Chicago IX: Chicago's Greatest Hits


Warner Brothers, 1975

REVIEW BY: Jason Warburg


Chicago is one of those bands that I—as the kid brother of three music-loving older brothers—grew up on without knowing much about them. The problem, of course, is that by the time I was choosing my own music in the mid-70s, Chicago had already begun to fall off many people’s radar as the eight-man, horn-heavy collective’s early adventurousness was increasingly overshadowed by the formulaic power ballad singles sung by bassist Peter Cetera, one of the group’s three lead vocalists.

The beauty of the group’s first hits collection Chicago IX is that it shines a spotlight on the very best of the group’s very best sequence of work, the early albums where the band was still in exploratory mode, delivering an often smoking-hot mélange of rock, soul, jazz and Latin influences. These songs were all over FM radio back in the day, with the result that for a listener of my vintage, every song on this album is familiar from the first few bars.

What makes early Chicago special is that the tunes are infused with genuine enthusiasm and joy. They’re playful and expansive; they stretch out and entertain, and they hold up. They hold up because the melodies are terrific, and the interplay between Robert Lamm’s rhythmic piano playing, Terry Kath’s fiery funk-influenced guitar, and the punchy horn section of James Pankow, Walt Parazaider and Lee Loughanne is incredibly dynamic. Which is not to underplay the importance of drummer Danny Seraphine’s Keith-Moon-plays-fusion flair and the Latin textures contributed by percussionist Lauder de Oliveira (originally a sideman, soon a member)—both were essential pieces of the puzzle as well.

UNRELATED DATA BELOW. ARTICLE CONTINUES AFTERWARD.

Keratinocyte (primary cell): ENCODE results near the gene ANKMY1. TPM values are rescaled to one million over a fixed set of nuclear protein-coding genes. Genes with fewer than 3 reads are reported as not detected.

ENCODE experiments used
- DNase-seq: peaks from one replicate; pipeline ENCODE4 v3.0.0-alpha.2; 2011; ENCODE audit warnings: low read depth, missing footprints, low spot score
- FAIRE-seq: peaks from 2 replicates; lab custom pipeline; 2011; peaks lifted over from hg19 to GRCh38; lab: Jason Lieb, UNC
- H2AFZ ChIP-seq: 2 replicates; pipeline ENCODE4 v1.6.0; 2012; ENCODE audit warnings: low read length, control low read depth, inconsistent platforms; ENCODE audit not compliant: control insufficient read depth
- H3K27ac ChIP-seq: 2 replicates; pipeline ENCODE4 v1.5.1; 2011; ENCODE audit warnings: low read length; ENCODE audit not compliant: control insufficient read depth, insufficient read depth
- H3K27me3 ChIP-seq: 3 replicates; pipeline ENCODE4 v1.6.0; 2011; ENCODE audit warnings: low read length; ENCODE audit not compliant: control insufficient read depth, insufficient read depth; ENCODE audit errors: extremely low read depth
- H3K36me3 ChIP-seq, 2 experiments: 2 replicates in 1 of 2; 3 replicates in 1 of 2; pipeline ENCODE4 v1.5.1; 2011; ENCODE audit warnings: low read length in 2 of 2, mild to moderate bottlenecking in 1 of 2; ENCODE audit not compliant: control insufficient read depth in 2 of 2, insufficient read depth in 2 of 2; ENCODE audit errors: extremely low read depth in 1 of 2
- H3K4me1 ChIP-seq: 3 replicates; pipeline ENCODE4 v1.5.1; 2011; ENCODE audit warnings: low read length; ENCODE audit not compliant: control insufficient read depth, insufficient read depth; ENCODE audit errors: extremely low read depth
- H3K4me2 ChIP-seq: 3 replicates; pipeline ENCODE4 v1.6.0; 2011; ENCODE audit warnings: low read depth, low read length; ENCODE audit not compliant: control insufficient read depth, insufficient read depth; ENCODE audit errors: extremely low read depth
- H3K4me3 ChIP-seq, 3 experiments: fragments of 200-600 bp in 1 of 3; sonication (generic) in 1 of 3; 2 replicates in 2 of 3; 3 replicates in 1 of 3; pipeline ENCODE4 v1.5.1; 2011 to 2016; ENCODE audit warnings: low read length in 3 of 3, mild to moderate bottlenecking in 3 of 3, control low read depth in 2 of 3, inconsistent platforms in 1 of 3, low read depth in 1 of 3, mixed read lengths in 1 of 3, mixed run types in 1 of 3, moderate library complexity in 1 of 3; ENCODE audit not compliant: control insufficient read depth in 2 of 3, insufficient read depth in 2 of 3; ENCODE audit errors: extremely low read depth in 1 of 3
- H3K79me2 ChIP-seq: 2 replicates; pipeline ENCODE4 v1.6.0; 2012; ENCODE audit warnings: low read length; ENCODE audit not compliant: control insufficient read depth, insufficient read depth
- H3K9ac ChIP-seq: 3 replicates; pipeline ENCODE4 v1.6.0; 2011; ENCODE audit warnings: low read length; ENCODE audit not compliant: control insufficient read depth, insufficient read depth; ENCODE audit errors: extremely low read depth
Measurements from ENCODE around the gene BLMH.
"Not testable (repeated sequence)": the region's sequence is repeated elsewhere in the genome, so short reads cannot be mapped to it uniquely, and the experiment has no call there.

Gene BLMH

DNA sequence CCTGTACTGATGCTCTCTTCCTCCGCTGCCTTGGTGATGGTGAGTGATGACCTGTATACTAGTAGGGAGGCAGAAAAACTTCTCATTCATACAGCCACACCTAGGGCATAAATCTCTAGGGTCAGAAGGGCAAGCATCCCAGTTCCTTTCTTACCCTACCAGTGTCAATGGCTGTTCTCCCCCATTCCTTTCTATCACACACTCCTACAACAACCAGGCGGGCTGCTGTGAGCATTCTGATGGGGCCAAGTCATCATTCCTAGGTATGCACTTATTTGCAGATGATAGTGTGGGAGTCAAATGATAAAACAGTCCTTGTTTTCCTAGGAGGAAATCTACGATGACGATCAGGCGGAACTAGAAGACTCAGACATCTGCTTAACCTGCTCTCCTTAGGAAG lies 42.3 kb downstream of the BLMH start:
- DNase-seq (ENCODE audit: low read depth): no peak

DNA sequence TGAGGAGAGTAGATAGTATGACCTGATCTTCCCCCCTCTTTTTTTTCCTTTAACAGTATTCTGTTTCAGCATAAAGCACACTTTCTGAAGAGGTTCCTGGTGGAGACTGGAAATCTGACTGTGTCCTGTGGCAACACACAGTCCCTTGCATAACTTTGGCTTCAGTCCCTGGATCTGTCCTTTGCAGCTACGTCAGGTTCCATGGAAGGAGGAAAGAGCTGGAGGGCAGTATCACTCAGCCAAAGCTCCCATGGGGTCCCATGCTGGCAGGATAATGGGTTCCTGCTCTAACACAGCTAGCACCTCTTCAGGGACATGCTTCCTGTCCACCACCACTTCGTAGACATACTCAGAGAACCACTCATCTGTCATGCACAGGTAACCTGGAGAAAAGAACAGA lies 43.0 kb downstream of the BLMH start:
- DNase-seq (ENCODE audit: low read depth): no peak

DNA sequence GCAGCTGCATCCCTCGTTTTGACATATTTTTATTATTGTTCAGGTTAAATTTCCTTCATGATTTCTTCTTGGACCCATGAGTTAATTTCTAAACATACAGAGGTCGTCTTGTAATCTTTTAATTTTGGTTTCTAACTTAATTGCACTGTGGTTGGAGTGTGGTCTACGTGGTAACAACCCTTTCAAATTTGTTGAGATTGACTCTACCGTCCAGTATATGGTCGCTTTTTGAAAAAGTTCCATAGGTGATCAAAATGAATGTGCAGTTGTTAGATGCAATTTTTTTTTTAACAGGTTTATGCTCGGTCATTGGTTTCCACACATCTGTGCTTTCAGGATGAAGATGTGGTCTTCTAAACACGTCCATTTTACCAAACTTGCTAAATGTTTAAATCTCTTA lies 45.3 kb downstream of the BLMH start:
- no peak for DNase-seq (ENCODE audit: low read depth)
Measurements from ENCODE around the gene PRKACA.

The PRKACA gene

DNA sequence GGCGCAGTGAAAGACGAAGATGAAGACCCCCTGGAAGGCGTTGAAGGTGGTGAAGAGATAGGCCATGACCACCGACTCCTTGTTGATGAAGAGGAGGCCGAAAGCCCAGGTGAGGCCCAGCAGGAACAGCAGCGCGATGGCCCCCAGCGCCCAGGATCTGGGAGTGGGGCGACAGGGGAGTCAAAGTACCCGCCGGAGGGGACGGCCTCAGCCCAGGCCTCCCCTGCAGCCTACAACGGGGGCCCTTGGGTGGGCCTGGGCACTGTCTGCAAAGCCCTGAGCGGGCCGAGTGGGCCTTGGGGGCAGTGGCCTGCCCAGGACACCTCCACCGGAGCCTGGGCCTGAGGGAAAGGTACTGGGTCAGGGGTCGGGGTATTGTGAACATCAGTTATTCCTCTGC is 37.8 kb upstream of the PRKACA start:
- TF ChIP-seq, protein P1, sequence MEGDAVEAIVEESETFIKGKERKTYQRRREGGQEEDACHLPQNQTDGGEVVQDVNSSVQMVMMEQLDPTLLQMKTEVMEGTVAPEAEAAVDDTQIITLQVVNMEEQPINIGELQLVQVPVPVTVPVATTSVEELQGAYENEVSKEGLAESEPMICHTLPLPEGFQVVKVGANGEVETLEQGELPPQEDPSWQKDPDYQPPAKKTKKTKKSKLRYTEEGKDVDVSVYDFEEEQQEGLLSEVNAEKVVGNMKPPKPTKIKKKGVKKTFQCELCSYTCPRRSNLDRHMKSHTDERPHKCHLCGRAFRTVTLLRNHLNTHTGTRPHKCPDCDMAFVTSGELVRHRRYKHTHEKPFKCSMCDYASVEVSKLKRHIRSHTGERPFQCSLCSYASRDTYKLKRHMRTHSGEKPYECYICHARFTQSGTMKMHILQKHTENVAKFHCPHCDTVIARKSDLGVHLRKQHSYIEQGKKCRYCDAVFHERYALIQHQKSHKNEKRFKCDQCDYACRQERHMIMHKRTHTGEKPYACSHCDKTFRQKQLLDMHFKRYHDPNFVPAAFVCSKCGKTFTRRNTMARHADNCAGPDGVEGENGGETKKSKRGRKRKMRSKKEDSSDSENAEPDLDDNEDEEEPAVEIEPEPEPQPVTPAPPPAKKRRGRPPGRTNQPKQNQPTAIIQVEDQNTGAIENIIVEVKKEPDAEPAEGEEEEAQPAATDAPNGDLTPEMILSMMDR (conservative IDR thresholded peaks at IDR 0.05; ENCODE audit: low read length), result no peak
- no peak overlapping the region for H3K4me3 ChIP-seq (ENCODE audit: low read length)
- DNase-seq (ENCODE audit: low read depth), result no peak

When these elements come together on instantly memorable singles like “25 Or 6 To 4,” “Saturday In The Park,” “Make Me Smile” and “Beginnings,” the results are nothing short of magic; these are four of the very best radio singles of the early ’70s. (Trivia note: All-Music Guide maintains that based on Billboard statistics, counting both albums and singles, Chicago is the second most successful American rock band of all time after The Beach Boys.)

Interestingly, by today’s auto-tuned everything-must-be-perfect standards the vocals can sound a little loose or even ragged in places on these early tunes. The thing is, that’s exactly why these songs hold up so well 40-plus years later—they feel heartfelt and authentic in every respect. When tracks like “Saturday” and “Smile” come on, with their upbeat lyrics and syncopated horn blasts punctuating every riff, it’s almost physically impossible not to snap your fingers and tap your feet. (And if the line “Can you dig it / Yes I can” feels like it’s every single cliché ever conceived about the year 1971 packed into just seven words, well, why shouldn’t it?)my_heart_sings_the_harmony_web_ad_alt_250